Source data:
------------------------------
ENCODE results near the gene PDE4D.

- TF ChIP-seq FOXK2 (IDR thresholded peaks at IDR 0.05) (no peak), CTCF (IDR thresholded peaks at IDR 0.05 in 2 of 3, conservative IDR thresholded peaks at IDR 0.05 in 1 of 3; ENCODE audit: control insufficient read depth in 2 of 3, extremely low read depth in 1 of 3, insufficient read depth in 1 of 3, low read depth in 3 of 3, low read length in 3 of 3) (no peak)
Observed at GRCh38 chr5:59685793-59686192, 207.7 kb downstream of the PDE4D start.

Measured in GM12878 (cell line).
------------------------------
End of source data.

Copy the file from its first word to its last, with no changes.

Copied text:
ENCODE results near the gene PDE4D.

- TF ChIP-seq FOXK2 (IDR thresholded peaks at IDR 0.05) (no peak), CTCF (IDR thresholded peaks at IDR 0.05 in 2 of 3, conservative IDR thresholded peaks at IDR 0.05 in 1 of 3; ENCODE audit: control insufficient read depth in 2 of 3, extremely low read depth in 1 of 3, insufficient read depth in 1 of 3, low read depth in 3 of 3, low read length in 3 of 3) (no peak)
Observed at GRCh38 chr5:59685793-59686192, 207.7 kb downstream of the PDE4D start.

Measured in GM12878 (cell line).